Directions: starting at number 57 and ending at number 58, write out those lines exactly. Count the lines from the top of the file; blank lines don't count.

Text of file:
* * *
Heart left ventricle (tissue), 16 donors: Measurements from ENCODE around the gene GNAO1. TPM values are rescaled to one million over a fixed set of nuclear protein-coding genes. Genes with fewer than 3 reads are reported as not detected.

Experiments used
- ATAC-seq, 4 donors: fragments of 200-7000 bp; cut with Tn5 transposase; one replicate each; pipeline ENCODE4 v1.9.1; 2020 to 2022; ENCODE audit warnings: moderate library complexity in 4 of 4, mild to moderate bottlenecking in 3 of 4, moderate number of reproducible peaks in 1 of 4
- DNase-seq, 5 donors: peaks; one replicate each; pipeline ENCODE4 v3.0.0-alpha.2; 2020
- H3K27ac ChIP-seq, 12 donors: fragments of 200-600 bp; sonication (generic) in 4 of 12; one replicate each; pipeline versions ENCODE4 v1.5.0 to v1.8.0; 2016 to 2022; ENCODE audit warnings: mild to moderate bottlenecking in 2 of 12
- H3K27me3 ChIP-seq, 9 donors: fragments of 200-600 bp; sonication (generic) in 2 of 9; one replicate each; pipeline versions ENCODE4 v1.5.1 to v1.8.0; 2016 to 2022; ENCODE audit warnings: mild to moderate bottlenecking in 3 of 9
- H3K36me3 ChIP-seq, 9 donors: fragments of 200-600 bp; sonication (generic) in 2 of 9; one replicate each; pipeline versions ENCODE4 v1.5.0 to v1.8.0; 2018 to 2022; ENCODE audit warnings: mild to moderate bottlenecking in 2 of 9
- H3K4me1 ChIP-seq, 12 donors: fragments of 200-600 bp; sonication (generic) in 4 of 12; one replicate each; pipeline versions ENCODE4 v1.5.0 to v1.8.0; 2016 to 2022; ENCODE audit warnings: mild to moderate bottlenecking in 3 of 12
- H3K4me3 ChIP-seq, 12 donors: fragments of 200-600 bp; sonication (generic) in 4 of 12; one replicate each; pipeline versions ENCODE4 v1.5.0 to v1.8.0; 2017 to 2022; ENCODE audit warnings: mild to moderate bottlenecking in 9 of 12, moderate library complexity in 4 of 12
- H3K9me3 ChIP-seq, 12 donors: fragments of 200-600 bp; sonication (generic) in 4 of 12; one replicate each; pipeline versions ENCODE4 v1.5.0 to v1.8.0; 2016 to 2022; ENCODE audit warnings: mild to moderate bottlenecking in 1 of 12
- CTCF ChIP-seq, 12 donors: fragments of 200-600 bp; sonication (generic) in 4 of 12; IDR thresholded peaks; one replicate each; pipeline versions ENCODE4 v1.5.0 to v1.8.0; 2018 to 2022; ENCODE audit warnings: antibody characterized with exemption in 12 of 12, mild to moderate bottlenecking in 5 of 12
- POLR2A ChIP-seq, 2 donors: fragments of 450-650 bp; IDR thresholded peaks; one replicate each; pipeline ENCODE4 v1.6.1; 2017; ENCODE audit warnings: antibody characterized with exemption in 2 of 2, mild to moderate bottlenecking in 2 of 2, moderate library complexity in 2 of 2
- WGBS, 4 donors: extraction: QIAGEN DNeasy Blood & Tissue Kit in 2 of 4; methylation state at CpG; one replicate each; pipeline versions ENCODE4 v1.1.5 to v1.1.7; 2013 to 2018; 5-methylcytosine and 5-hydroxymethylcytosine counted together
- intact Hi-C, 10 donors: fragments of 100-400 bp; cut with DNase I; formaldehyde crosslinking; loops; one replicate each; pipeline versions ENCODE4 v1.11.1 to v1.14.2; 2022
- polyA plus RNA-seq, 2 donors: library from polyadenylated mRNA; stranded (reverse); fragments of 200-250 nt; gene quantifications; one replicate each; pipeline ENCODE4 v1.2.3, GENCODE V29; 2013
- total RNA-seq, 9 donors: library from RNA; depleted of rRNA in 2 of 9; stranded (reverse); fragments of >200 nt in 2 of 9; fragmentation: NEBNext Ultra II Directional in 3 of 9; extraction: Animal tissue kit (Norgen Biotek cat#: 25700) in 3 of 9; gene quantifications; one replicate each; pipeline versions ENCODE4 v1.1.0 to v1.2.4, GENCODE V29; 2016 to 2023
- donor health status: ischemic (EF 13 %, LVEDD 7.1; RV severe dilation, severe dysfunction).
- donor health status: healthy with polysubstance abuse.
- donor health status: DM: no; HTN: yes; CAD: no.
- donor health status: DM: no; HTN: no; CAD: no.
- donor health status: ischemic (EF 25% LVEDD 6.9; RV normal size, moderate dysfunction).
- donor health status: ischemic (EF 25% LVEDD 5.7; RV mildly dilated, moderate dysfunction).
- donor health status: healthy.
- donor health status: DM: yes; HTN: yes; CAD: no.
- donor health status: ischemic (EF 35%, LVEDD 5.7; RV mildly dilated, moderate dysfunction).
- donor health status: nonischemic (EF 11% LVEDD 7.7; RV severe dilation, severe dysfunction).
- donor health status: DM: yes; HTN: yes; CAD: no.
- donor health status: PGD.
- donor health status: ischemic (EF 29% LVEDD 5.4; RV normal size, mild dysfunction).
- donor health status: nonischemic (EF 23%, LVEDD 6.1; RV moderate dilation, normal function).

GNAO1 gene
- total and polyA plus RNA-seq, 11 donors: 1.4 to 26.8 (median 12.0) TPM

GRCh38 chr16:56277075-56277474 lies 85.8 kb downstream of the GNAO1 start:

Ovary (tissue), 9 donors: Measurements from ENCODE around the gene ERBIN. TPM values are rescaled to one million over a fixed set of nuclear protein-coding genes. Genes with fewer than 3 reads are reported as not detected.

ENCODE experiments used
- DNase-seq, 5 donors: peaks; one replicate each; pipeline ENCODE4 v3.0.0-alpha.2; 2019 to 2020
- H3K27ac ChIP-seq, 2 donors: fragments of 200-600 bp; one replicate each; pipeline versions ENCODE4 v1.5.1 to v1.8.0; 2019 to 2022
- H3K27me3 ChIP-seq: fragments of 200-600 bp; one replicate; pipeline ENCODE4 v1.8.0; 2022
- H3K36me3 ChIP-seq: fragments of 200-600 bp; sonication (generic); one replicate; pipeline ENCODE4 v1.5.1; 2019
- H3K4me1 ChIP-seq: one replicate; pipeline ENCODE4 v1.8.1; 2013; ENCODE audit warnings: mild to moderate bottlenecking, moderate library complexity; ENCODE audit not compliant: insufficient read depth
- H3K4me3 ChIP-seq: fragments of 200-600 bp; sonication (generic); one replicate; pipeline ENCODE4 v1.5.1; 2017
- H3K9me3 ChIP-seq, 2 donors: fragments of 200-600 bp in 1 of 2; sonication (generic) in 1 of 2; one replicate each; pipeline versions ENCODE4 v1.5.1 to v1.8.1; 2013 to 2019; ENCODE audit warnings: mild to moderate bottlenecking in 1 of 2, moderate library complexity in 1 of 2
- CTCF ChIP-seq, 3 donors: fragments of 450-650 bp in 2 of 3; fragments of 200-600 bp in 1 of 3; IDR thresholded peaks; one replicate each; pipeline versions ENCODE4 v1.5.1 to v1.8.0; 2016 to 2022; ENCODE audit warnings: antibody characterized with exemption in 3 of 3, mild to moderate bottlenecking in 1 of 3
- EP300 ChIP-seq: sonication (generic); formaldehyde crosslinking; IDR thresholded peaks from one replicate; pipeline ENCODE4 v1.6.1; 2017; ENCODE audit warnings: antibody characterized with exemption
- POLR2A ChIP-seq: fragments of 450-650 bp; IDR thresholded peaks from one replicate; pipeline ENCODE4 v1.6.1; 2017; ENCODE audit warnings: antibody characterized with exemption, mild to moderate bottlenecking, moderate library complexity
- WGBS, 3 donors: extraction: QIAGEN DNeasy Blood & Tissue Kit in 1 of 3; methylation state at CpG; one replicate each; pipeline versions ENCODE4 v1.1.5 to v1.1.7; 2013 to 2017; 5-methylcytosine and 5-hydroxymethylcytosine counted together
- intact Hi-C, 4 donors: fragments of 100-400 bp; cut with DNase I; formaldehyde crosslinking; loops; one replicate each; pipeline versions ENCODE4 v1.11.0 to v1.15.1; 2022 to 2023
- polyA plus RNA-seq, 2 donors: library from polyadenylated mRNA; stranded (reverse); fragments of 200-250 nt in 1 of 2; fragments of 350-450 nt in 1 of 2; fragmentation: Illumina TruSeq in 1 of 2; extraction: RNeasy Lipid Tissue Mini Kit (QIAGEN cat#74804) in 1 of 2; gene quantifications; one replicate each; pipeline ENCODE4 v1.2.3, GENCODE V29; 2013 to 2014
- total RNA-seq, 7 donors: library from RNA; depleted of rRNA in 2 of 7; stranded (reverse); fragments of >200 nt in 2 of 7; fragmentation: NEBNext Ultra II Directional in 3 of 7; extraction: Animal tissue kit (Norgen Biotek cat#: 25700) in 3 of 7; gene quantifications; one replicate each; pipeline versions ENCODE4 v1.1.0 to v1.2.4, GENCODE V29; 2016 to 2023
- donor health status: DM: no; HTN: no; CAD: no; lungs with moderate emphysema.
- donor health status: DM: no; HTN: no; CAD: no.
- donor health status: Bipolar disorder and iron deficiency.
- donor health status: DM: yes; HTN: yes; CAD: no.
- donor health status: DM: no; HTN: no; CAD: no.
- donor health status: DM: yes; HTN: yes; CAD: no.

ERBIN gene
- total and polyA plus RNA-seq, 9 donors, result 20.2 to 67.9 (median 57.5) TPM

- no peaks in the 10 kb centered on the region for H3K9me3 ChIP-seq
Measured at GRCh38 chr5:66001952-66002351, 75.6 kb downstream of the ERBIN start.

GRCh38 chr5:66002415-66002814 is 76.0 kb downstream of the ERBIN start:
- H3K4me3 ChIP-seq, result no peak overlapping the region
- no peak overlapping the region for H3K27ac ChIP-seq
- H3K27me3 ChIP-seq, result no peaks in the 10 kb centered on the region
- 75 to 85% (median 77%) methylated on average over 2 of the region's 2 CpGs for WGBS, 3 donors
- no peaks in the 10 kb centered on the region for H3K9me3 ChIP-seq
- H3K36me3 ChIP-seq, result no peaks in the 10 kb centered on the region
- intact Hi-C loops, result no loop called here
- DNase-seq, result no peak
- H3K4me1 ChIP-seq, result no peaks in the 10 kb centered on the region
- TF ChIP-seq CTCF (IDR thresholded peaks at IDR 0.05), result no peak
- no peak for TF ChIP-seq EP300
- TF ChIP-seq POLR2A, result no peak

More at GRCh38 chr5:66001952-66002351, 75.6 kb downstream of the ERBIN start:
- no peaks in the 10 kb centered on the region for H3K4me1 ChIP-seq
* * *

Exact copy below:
- total and polyA plus RNA-seq, 9 donors, result 20.2 to 67.9 (median 57.5) TPM

- no peaks in the 10 kb centered on the region for H3K9me3 ChIP-seq